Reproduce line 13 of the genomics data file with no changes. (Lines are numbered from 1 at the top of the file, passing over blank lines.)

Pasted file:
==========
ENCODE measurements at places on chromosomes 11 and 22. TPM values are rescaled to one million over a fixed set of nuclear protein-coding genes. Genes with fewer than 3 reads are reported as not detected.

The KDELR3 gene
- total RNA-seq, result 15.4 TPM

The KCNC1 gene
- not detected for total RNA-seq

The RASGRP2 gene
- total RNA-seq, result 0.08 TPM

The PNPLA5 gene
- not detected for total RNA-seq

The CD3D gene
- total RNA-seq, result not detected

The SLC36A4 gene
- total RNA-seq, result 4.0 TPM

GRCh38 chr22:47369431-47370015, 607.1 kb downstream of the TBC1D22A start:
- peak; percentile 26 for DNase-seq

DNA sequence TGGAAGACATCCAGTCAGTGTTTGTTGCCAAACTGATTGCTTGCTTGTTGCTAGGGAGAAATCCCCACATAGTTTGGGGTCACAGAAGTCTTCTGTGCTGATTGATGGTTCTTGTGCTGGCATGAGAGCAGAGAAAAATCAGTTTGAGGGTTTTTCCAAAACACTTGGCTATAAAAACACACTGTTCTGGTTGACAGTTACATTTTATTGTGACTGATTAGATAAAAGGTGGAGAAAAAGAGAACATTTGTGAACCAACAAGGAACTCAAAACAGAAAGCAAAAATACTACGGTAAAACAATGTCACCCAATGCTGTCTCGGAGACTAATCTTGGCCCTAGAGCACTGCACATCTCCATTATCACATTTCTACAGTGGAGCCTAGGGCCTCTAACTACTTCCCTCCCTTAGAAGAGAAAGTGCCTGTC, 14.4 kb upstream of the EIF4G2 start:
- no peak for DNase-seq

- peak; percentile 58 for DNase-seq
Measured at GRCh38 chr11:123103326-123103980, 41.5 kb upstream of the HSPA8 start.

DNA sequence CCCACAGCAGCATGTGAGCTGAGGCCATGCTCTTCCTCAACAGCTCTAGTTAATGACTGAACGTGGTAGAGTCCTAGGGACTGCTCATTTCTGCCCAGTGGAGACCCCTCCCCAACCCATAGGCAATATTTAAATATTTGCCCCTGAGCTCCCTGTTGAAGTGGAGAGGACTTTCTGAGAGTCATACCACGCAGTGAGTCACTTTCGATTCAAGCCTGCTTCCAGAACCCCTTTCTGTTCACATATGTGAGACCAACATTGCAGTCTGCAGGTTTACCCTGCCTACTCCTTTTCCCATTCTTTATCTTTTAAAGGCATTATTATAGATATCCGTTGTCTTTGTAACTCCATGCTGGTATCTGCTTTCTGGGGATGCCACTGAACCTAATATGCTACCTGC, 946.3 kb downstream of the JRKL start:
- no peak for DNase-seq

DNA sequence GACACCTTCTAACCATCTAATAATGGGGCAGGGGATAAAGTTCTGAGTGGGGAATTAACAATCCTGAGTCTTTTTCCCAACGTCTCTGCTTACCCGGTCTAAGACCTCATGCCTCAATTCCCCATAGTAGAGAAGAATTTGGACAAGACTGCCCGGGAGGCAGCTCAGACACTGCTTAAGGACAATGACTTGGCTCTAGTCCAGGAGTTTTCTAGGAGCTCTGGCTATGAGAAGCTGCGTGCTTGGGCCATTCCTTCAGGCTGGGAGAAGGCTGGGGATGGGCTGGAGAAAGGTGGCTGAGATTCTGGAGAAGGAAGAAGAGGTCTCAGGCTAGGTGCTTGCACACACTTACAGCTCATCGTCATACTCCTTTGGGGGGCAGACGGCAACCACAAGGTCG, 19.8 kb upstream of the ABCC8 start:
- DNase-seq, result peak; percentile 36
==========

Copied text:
- total RNA-seq, result 4.0 TPM